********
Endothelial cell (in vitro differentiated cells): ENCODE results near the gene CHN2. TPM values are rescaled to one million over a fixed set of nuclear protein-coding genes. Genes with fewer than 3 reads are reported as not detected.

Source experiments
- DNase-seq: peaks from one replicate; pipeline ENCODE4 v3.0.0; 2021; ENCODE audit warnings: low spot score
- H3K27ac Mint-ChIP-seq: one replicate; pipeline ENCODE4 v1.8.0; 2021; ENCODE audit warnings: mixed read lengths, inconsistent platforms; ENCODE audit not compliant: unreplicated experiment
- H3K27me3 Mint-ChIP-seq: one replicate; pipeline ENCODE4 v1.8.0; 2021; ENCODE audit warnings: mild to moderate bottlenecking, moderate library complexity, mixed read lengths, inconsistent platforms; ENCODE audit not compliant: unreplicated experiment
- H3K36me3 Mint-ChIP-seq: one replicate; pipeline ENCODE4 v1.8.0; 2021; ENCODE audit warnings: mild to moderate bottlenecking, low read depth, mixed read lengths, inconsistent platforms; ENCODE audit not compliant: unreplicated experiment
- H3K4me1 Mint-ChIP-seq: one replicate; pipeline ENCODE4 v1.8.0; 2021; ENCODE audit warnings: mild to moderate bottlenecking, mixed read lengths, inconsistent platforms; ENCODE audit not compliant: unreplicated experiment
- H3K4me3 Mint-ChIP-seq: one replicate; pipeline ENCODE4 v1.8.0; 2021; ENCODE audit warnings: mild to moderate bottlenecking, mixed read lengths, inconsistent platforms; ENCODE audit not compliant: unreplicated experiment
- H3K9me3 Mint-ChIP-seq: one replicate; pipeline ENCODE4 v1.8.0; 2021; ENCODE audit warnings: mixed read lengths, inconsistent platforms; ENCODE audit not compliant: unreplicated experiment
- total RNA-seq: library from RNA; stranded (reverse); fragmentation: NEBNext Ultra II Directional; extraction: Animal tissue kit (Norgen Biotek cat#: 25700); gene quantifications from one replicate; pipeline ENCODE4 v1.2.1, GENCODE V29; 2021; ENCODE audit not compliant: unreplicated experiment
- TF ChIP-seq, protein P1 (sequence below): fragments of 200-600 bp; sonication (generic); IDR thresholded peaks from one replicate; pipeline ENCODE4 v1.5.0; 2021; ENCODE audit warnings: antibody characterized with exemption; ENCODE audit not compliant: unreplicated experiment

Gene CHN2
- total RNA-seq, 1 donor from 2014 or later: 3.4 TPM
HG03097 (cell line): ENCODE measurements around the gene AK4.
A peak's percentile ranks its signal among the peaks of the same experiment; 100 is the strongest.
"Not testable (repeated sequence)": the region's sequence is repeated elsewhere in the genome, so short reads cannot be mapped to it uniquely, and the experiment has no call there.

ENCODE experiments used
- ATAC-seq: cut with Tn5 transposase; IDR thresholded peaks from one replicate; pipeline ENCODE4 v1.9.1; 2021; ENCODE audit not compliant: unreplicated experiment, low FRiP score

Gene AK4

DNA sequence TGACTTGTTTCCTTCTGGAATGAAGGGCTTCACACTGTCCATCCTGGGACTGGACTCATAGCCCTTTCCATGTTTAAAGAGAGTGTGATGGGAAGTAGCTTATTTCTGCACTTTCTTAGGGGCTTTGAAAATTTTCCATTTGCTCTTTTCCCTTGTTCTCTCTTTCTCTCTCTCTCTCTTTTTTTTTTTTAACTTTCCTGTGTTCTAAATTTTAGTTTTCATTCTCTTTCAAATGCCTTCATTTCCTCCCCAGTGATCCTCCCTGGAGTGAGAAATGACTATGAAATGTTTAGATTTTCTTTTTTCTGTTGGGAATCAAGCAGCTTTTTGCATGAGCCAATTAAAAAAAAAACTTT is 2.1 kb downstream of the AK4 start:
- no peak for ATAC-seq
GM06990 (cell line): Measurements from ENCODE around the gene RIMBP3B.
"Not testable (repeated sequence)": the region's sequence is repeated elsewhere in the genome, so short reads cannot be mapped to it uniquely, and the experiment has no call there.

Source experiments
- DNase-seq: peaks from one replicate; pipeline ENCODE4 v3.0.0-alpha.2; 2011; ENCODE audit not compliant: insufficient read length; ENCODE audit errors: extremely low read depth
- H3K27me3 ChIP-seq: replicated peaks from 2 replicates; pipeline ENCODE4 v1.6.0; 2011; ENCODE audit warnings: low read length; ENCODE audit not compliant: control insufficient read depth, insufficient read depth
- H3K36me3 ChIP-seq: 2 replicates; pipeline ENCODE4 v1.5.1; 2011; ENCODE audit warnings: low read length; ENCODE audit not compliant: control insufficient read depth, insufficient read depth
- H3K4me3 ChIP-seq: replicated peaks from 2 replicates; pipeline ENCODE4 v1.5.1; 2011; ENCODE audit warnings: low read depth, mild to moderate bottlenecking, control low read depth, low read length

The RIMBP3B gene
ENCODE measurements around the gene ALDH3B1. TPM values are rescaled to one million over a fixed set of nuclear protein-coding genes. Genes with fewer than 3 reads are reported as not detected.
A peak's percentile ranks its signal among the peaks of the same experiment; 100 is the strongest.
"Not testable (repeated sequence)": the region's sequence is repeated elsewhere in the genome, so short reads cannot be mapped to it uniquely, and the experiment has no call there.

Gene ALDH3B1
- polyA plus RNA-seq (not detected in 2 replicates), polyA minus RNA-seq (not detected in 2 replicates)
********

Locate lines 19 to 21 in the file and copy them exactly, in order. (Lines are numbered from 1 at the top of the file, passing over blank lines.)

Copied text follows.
Gene AK4

DNA sequence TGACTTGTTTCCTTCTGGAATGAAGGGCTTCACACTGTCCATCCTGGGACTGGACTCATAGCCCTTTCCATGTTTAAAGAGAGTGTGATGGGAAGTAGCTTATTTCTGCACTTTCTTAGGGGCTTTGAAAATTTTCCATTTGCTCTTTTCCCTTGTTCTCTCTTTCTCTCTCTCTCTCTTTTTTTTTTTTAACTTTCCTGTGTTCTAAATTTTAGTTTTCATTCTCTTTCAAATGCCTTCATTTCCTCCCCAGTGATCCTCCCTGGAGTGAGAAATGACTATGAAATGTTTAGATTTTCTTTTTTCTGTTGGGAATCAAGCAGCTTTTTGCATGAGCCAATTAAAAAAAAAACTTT is 2.1 kb downstream of the AK4 start:
- no peak for ATAC-seq